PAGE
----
…is a bag that can literally make another one from itself.
Long ago in a galaxy far, far away it was decided that disposable bags were the biggest environmental problem on the planet. They were responsible for lasting thousands of years in landfills, killing sea life, sticking in trees, consuming imported oil, leaking toxic chemicals, and expending vast amounts of energy.
A rebel alliance was formed to dispel the half-truths, deceptions and alert the good people of a better way. And more importantly to reveal their secret defense… The Ultimate Reusable Bag; a bag that can literally make another one from itself.
About the rebels
I am one of them and so are many other people I know and thousands on thousands that I don’t know. I am a consumer; I go to the grocery too; I am a man, plus I am 55. These last two are personal elements that are naturally against voluntary change. But you know what…I have made changes and they are now a natural part of my life.
One of my best friends makes bags. He is a rebel too, as well as his counterparts but if I thought his products were harmful or even not the “right” thing for the time I would be the first to say so. He knows that. But it is not the case. So many times across the years we have discussed what the “right” thing in retail packaging is.
People ask, “What is a sustainable solution?”
The solution is a no-brainer on our part because my friend and I have seen it time and again, looked at the math, looked at the science and looked at the social, business and personal elements of it; been there, done that and are in the smack dab middle of it. Those of you who read these blogs know what I’m about to say but the answer in every argument is a recycled plastic bag.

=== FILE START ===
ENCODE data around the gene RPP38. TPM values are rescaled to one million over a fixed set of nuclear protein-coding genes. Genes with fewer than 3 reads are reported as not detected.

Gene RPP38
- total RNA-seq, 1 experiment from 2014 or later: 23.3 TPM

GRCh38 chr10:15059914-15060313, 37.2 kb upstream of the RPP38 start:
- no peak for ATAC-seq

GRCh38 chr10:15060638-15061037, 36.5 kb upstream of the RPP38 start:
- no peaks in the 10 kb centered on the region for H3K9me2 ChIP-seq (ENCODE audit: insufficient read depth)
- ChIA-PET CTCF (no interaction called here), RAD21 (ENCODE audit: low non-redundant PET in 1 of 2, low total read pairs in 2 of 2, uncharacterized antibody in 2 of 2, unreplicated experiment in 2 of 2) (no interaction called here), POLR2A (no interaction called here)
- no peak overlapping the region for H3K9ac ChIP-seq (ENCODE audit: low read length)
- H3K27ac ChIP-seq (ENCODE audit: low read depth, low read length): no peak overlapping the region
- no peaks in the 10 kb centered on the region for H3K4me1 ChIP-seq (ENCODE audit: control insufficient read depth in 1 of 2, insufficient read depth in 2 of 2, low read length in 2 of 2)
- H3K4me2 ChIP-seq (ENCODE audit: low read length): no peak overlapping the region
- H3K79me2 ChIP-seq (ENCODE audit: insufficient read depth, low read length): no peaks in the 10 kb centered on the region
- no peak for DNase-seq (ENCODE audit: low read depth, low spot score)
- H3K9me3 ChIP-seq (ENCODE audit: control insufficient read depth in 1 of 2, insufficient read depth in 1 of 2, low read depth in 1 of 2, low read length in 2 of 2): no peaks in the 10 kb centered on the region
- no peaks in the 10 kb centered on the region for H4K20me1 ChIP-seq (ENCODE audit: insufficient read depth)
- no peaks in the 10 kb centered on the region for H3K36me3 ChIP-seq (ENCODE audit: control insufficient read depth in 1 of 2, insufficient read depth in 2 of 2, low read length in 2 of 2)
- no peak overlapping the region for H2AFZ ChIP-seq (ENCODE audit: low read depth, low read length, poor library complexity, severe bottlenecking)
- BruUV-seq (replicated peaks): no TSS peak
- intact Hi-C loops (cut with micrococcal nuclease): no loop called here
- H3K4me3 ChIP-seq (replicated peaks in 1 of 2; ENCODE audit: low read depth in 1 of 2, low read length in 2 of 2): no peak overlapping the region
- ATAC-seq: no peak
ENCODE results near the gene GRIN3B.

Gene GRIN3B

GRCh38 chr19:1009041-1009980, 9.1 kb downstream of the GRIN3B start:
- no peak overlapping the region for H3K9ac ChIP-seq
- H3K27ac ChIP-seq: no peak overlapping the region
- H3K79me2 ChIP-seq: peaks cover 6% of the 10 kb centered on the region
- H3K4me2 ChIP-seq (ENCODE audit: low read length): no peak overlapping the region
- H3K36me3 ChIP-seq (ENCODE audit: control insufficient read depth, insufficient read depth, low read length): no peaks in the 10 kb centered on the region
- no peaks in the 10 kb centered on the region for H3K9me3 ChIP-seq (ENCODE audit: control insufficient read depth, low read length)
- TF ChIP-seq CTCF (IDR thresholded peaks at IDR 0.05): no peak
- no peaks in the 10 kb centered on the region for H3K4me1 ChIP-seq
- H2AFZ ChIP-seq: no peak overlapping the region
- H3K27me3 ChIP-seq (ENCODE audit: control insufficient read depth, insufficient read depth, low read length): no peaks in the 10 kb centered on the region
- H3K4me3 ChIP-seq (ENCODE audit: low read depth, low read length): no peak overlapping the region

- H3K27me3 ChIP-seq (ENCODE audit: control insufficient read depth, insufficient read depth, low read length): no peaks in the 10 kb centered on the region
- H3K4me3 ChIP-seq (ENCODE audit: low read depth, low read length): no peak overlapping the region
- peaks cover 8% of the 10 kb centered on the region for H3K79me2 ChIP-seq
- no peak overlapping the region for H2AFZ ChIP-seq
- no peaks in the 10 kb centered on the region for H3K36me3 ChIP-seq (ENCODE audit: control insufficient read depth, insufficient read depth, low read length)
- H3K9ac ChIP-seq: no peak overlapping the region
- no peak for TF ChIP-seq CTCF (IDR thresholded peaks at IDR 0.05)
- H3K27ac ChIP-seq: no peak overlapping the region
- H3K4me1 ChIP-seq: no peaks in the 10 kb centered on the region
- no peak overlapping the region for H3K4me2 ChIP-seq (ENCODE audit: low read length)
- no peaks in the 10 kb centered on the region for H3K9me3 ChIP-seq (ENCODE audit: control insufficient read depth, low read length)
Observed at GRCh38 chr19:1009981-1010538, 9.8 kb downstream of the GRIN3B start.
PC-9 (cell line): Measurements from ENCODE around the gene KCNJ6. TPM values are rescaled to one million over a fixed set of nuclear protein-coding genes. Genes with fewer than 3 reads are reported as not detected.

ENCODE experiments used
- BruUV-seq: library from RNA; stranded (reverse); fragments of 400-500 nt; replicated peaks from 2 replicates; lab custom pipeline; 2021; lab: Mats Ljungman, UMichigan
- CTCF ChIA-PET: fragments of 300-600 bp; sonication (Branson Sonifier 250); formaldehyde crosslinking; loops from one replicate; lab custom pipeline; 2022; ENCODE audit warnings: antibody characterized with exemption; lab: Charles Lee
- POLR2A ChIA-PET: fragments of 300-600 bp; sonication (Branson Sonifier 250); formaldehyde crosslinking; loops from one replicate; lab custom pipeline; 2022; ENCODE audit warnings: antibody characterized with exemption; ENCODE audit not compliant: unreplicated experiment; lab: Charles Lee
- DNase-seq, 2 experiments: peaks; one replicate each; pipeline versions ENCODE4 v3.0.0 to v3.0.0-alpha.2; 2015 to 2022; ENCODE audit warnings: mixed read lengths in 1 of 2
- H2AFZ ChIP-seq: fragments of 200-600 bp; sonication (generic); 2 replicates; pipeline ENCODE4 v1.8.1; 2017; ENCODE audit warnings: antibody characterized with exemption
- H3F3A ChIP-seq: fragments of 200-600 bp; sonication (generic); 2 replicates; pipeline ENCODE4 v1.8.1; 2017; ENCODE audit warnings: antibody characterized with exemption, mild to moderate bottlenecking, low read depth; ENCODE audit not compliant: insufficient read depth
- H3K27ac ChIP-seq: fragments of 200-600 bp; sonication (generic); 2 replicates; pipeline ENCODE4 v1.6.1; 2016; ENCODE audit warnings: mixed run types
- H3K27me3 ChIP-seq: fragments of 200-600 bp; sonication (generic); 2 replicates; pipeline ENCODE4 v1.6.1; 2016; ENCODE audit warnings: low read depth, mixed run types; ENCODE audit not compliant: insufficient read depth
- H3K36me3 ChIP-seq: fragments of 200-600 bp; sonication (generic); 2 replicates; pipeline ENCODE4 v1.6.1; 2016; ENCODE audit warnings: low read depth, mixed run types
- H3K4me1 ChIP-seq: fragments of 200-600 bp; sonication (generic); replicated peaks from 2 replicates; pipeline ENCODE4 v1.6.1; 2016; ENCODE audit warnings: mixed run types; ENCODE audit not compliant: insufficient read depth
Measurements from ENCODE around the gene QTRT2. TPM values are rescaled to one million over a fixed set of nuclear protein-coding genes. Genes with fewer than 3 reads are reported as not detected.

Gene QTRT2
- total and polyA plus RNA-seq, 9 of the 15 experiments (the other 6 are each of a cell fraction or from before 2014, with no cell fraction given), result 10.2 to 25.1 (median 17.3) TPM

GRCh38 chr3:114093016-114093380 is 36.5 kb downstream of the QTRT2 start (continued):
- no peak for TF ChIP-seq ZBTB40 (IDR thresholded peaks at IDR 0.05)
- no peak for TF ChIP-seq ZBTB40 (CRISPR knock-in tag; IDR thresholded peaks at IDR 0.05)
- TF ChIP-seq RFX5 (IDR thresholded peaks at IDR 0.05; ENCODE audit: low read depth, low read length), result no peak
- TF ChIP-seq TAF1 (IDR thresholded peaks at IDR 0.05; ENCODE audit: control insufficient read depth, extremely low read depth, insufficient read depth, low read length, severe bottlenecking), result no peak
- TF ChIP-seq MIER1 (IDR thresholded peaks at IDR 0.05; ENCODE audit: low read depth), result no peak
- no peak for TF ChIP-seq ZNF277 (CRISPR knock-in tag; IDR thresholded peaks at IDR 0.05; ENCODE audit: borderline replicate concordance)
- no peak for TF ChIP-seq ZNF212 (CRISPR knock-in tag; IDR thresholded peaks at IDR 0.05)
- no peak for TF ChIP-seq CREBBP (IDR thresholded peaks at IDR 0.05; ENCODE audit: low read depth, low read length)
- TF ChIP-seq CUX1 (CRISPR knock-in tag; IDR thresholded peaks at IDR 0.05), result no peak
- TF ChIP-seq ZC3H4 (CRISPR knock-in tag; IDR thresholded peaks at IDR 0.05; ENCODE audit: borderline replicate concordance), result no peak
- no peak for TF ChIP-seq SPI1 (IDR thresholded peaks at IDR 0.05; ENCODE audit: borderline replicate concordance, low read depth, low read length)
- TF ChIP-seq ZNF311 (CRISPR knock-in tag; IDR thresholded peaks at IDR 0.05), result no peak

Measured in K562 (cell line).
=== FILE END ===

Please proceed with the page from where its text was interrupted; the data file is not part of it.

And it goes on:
My numbers show that a large portion of Nashville Wraps customers also agree. Our 100% recycled or even high recycled content PE (polyethylene) bags are up almost double in sales from last year and double again from the year before that.
Why it will work and why it won’t
We know the environmental and economics of this will work, but it really depends on the consumer; more specifically if the consumer is given the opportunity to hear the truth and makes a simple decision to recycle. If the consumer will recycle plastics, the rest is magic and we close the loop on this entire argument. No more bans, no more bitching, no more problems with more imports getting into the economy when we can do it all here.
I know that from my perspective it is working. Over the weekend I asked 4 guys from our warehouse to help me harvest hay (yes I am a farmer too). During the day we all drank bottled water and cold drinks in cans. After the work was done it was beer and burgers. Everyone was conscious of where they put their recyclables and in fact we kept a sack of them circulating. Never has that happened before. And oh they all came in one vehicle too. This is a small example but it is the small things which are significant…
The cumulative effect of small things will change the big ones.
Our entire company does this, their families and friends; and I estimate conservatively that we have directly influenced about 500 more people associated with us that now do too.
The point is that if consumers at large will recycle plastics then it will provide the raw materials to create more bags and other products with very little energy and the lowest carbon footprint of any bag regardless of the type, style or material. It is inconceivable that local governments cannot seem to embrace this simple concept; instead their solution is tax and/or ban. The alternatives are far worse for the consumers, economics and environment long term.
About the facts:
Landfills: Studies show that plastic bags are less than 3% of the volume in any municipal landfills. Modern plastics had learned a lesson taught by the infamous IMF (Impossible Mission Force) in that they simply self destruct! Today our PE bags are made with a degradable additive that is non-toxic and decays even in land-fill conditions (anaerobic). They decay even faster when carelessly tossed on the street and even when washed into culverts, creeks, rivers and yes…even oceans.